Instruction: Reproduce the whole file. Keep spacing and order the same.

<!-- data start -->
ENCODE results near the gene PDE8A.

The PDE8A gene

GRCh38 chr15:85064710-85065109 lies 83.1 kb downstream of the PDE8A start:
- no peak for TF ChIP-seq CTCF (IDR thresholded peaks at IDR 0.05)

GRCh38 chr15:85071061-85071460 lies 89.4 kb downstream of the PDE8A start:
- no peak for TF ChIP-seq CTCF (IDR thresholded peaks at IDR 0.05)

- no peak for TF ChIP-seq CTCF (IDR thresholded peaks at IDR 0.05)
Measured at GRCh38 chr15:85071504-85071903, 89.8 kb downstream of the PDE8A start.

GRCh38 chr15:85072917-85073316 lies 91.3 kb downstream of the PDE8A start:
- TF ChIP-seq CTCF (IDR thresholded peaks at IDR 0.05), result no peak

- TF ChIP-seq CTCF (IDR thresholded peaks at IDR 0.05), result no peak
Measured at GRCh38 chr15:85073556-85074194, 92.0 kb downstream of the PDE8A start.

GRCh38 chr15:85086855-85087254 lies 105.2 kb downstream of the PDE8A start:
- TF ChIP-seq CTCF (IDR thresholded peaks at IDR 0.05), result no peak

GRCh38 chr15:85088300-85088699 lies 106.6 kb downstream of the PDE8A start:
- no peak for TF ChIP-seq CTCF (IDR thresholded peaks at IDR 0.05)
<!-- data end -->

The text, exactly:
ENCODE results near the gene PDE8A.

The PDE8A gene

GRCh38 chr15:85064710-85065109 lies 83.1 kb downstream of the PDE8A start:
- no peak for TF ChIP-seq CTCF (IDR thresholded peaks at IDR 0.05)

GRCh38 chr15:85071061-85071460 lies 89.4 kb downstream of the PDE8A start:
- no peak for TF ChIP-seq CTCF (IDR thresholded peaks at IDR 0.05)

- no peak for TF ChIP-seq CTCF (IDR thresholded peaks at IDR 0.05)
Measured at GRCh38 chr15:85071504-85071903, 89.8 kb downstream of the PDE8A start.

GRCh38 chr15:85072917-85073316 lies 91.3 kb downstream of the PDE8A start:
- TF ChIP-seq CTCF (IDR thresholded peaks at IDR 0.05), result no peak

- TF ChIP-seq CTCF (IDR thresholded peaks at IDR 0.05), result no peak
Measured at GRCh38 chr15:85073556-85074194, 92.0 kb downstream of the PDE8A start.

GRCh38 chr15:85086855-85087254 lies 105.2 kb downstream of the PDE8A start:
- TF ChIP-seq CTCF (IDR thresholded peaks at IDR 0.05), result no peak

GRCh38 chr15:85088300-85088699 lies 106.6 kb downstream of the PDE8A start:
- no peak for TF ChIP-seq CTCF (IDR thresholded peaks at IDR 0.05)